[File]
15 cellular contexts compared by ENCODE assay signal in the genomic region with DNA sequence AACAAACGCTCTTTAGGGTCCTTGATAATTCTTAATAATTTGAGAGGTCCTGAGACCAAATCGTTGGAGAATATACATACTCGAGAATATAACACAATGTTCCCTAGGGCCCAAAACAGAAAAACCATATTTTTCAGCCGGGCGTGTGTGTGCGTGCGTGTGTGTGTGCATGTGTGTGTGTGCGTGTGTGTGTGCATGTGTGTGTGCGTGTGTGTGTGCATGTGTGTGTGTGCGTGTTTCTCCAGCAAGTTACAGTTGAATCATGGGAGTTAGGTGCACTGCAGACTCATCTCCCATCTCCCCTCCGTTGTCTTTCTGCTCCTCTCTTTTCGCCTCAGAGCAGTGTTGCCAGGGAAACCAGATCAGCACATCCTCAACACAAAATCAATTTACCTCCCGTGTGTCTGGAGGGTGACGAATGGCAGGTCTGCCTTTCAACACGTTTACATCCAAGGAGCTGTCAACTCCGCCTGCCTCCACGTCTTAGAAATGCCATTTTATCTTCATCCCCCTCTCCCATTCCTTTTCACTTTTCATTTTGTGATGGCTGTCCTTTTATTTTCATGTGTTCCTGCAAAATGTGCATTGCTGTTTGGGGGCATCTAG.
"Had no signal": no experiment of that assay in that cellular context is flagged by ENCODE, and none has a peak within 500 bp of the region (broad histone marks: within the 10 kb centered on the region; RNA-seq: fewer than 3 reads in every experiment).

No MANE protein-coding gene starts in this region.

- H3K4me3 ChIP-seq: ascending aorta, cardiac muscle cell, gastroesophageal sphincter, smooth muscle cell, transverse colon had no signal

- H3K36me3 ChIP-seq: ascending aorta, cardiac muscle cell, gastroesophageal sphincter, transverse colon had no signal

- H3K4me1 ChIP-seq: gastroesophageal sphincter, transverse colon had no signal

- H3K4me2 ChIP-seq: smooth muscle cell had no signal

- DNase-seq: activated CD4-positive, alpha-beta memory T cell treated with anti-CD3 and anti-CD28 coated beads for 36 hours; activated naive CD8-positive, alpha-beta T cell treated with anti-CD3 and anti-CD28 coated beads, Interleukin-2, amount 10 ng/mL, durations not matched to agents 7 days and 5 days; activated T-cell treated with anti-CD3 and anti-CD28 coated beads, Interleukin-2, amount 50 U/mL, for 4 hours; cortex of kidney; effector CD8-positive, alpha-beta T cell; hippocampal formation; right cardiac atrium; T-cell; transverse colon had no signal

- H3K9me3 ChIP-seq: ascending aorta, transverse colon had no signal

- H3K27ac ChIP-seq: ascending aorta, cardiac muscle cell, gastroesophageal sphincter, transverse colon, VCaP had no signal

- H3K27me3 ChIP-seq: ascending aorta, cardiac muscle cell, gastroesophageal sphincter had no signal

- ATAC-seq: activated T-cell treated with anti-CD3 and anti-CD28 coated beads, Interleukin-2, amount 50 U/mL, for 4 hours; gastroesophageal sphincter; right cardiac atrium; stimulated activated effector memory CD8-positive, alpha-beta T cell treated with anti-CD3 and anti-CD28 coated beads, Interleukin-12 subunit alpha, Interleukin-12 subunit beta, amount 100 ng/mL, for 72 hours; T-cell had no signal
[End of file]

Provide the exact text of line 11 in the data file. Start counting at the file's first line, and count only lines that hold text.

- H3K27me3 ChIP-seq: ascending aorta, cardiac muscle cell, gastroesophageal sphincter had no signal